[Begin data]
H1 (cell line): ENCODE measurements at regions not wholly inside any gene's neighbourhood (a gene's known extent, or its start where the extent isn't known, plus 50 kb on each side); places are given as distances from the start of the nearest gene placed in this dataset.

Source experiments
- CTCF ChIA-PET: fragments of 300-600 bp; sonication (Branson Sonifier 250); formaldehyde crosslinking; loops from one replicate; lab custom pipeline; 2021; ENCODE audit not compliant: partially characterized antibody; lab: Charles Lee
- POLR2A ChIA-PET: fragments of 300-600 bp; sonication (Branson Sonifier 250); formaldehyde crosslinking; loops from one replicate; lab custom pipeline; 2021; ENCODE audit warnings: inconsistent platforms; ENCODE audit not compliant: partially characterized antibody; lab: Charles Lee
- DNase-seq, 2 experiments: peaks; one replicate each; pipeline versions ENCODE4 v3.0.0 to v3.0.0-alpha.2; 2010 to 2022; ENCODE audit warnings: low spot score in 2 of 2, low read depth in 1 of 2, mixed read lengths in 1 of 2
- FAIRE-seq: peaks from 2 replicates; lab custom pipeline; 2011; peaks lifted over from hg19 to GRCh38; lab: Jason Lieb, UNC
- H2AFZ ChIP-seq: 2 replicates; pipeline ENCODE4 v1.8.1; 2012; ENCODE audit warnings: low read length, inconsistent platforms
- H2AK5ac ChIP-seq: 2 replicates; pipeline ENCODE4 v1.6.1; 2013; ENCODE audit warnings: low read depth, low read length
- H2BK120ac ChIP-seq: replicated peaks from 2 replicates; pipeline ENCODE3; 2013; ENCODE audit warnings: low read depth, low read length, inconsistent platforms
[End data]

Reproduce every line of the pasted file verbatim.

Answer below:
H1 (cell line): ENCODE measurements at regions not wholly inside any gene's neighbourhood (a gene's known extent, or its start where the extent isn't known, plus 50 kb on each side); places are given as distances from the start of the nearest gene placed in this dataset.

Source experiments
- CTCF ChIA-PET: fragments of 300-600 bp; sonication (Branson Sonifier 250); formaldehyde crosslinking; loops from one replicate; lab custom pipeline; 2021; ENCODE audit not compliant: partially characterized antibody; lab: Charles Lee
- POLR2A ChIA-PET: fragments of 300-600 bp; sonication (Branson Sonifier 250); formaldehyde crosslinking; loops from one replicate; lab custom pipeline; 2021; ENCODE audit warnings: inconsistent platforms; ENCODE audit not compliant: partially characterized antibody; lab: Charles Lee
- DNase-seq, 2 experiments: peaks; one replicate each; pipeline versions ENCODE4 v3.0.0 to v3.0.0-alpha.2; 2010 to 2022; ENCODE audit warnings: low spot score in 2 of 2, low read depth in 1 of 2, mixed read lengths in 1 of 2
- FAIRE-seq: peaks from 2 replicates; lab custom pipeline; 2011; peaks lifted over from hg19 to GRCh38; lab: Jason Lieb, UNC
- H2AFZ ChIP-seq: 2 replicates; pipeline ENCODE4 v1.8.1; 2012; ENCODE audit warnings: low read length, inconsistent platforms
- H2AK5ac ChIP-seq: 2 replicates; pipeline ENCODE4 v1.6.1; 2013; ENCODE audit warnings: low read depth, low read length
- H2BK120ac ChIP-seq: replicated peaks from 2 replicates; pipeline ENCODE3; 2013; ENCODE audit warnings: low read depth, low read length, inconsistent platforms